• where APRA has had concerns with the pace of an individual insurer's progress, it has raised these concerns directly with the insurer. APRA's experience has been that, where such concerns have been raised with insurers (mainly as part of conglomerates), they have been addressed as a priority;
  • contingency planning for the industry is well advanced, with the majority of insurers providing summaries of their plans, as requested by APRA. Most of the remaining insurers have identified their risks and proposed action and are in the process of finalising the plans;
  • most insurers have indicated that they intend to test all or key aspects of their contingency plans prior to 1 January 2000;
  • a standard element of individual insurers' contingency preparations includes plans to verify over the date change weekend that internal systems are functioning normally; and
  • a feature of general insurers and reinsurers is the high percentage of customer and supplier Year 2000 assessments.

APRA required the CEO, or authorised agent in the case of branch operations, to attest by mid-August 1999 as to the status of their preparations as at end-June. The attestations are being examined by APRA as part of the assessment process.

2.2.4 Superannuation

Because of the number of superannuation entities regulated by APRA, it is impractical to approach each entity to assess its preparations for Year 2000 issues. Instead, APRA has focused on raising the awareness of trustees about their responsibilities in managing the risks. Central to this is that APRA believes Year 2000 compliance is an important control issue with respect to the statutory obligations of all trustees.

APRA has assessed preparedness through surveys of larger entities and service providers, as well as placing special emphasis on the Year 2000 issue during the normal ongoing prudential review program. Where concerns have been raised they have been relayed directly to the trustees. APRA's findings, including general concerns and ‘best practice’ information, have been continually disseminated to the broader industry by trustee newsletters, speeches, brochures and press releases.

Approved trustees are responsible for funds whose membership accounts for approximately 90 per cent of the industry and nearly two-thirds of total assets. Reflecting their importance within the industry, APRA has obtained quarterly Year 2000 Progress Returns from all approved trustees since December 1998. In addition, Year 2000 compliance forms part of the annual certification as to the adequacy of approved trustees' internal control systems. Many approved trustees are part of banking or insurance conglomerates which have reported Year 2000 progress on a ‘whole of organisation’ basis.

APRA raised any issues directly with trustees or their agent in writing or as part of the ongoing review processes. These concerns generally related to the timing for completion of renovation and testing of systems and/or contingency planning. A particular issue for some trustees, in view of the high level of outsourcing of functions, has been the need for more pro-active management of progress by critical service providers. APRA has continually reminded trustees that it is their responsibility to form an opinion of their service providers' progress, regularly review progress against milestones and determine fallback positions with appropriate trigger dates.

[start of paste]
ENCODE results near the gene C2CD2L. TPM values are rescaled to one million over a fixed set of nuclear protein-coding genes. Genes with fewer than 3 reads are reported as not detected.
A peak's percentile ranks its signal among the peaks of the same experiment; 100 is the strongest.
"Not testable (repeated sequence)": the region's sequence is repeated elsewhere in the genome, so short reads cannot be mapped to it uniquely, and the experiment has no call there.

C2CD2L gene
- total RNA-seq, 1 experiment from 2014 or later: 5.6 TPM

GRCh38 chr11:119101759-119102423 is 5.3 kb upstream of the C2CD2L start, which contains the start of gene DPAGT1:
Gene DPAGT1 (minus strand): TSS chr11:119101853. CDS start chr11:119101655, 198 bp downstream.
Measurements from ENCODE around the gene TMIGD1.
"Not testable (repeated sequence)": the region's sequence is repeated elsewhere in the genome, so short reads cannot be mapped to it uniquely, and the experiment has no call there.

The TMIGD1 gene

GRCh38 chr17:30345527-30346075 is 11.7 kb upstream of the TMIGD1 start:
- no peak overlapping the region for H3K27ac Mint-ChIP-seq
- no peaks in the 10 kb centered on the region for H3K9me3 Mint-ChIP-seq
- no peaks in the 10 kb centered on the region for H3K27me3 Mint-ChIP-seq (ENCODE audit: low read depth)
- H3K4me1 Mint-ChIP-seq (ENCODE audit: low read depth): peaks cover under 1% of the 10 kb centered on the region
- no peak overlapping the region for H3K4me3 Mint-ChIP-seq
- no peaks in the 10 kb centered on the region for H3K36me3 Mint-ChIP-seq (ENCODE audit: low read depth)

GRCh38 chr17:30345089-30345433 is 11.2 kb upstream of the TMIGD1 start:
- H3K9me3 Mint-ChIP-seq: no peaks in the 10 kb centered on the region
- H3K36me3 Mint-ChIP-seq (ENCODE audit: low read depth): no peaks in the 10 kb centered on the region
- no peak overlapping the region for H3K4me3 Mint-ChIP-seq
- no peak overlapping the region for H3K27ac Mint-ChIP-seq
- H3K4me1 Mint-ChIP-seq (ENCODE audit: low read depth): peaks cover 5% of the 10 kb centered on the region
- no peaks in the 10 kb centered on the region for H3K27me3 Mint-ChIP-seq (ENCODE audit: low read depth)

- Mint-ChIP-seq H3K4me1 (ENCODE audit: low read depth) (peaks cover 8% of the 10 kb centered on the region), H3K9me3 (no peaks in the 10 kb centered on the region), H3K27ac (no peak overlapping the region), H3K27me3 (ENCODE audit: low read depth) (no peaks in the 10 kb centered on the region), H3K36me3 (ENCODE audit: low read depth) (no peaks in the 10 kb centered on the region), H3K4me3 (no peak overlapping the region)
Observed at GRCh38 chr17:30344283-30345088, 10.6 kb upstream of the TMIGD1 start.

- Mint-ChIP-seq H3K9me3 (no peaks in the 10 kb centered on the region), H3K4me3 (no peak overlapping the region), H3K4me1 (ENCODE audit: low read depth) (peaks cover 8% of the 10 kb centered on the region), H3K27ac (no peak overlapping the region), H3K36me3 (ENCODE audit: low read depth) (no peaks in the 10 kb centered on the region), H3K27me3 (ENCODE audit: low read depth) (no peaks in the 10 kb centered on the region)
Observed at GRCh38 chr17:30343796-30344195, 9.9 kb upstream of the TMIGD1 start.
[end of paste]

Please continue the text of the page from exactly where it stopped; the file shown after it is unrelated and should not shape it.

Because of the large number of superannuation funds serviced by external administrators, APRA has sought information directly from administrators as well as from funds themselves. The selected administrators' clients were concentrated mainly in the excluded funds part of the superannuation industry (also known as D-I-Y funds). Where individual administrators did not provide APRA with a sufficient degree of comfort, APRA has approached some of the affected trustees directly and emphasised their responsibility to assess their service providers and, if necessary, take appropriate action to protect members' interests. All trustees approached have responded that they consider that the administrator does not present a material risk to member benefits.

Survey Results

The first survey of Year 2000 awareness among the major entities in the superannuation industry was undertaken in 1997. This survey covered the top 100 industry funds, all approved trustees and selected administrators. This survey indicated a mixed degree of preparedness and, as a result, all survey participants were written to expressing concern at the inadequate attention apparently being paid to this issue by the superannuation industry.

Throughout 1998, APRA focused on Year 2000 preparations as part of its ongoing program of prudential reviews of superannuation funds. A follow-up survey was sent to more than 300 approved trustees, fund administrators and large superannuation funds in July 1998. An additional tier of superannuation funds with 200 or more members was surveyed in October 1998. These surveys highlighted critical areas where superannuation trustees and administrators needed additional focus as part of their Year 2000 compliance programs. The survey responses showed that there had been a significant increase in awareness of the issues within the superannuation industry compared with the position twelve months earlier.

Commencing in December 1998, all approved trustees and a selected population of administrators were approached as part of APRA's program of quarterly Progress Returns. The major findings, which detailed the state of Year 2000 preparations at end-June 1999, are:

  • most of the internal systems of approved trustees have been renovated and tested. Most of the applications outstanding relate to the delivery and upgrading to Year 2000 compliant versions of commercial software ­ this should be finalised by early September 1999. Those approved trustees that had not finished renovation and testing at end-June 1999 are being closely monitored;